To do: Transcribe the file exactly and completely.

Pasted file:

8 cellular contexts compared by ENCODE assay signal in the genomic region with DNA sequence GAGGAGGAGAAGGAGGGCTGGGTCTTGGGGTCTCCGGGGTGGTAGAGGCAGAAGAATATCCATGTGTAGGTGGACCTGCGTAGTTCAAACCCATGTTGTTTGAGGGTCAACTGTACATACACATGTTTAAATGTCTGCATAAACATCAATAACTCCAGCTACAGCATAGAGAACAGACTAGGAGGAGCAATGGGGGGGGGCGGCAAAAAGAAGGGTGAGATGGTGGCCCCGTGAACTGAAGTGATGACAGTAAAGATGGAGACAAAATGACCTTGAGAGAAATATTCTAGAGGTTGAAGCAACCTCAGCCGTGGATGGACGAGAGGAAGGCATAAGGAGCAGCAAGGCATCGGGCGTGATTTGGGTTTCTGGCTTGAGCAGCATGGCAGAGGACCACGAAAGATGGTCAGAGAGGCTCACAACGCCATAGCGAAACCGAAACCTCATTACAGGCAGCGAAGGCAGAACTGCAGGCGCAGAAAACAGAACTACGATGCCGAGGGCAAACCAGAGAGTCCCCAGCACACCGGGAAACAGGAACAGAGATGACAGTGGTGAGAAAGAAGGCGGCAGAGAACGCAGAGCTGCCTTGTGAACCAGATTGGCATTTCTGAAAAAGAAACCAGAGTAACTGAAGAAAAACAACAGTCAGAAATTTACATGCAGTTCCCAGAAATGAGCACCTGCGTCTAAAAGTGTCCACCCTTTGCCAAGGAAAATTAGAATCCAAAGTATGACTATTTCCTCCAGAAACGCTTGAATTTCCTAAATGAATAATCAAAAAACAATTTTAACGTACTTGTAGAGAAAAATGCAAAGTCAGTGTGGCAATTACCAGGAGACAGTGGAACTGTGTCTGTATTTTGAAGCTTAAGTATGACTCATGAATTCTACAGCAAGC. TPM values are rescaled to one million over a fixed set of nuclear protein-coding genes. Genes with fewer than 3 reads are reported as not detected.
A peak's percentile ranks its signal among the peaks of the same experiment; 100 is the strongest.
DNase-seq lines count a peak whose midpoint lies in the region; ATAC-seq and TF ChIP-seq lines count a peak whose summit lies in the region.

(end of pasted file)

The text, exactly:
8 cellular contexts compared by ENCODE assay signal in the genomic region with DNA sequence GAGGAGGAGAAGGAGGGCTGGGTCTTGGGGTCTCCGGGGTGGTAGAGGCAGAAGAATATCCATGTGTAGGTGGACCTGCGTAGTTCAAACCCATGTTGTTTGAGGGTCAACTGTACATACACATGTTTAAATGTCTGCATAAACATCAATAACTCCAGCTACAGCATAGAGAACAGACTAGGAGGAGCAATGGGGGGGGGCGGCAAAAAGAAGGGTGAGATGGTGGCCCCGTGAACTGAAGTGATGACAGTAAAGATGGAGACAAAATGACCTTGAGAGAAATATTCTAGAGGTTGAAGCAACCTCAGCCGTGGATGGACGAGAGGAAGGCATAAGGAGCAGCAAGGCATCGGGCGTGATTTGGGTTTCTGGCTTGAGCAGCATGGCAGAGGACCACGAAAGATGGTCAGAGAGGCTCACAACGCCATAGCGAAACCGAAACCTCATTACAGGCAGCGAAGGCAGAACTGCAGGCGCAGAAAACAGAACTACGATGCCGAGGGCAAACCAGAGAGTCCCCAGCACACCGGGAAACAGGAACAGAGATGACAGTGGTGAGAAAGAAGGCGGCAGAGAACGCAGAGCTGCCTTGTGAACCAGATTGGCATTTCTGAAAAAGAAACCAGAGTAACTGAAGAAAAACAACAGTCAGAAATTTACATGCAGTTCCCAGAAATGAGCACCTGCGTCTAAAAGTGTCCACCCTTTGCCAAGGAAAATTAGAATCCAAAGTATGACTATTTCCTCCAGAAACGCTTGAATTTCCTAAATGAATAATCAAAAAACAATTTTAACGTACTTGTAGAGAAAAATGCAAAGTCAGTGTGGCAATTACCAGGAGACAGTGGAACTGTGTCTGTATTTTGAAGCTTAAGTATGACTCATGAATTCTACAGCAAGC. TPM values are rescaled to one million over a fixed set of nuclear protein-coding genes. Genes with fewer than 3 reads are reported as not detected.
A peak's percentile ranks its signal among the peaks of the same experiment; 100 is the strongest.
DNase-seq lines count a peak whose midpoint lies in the region; ATAC-seq and TF ChIP-seq lines count a peak whose summit lies in the region.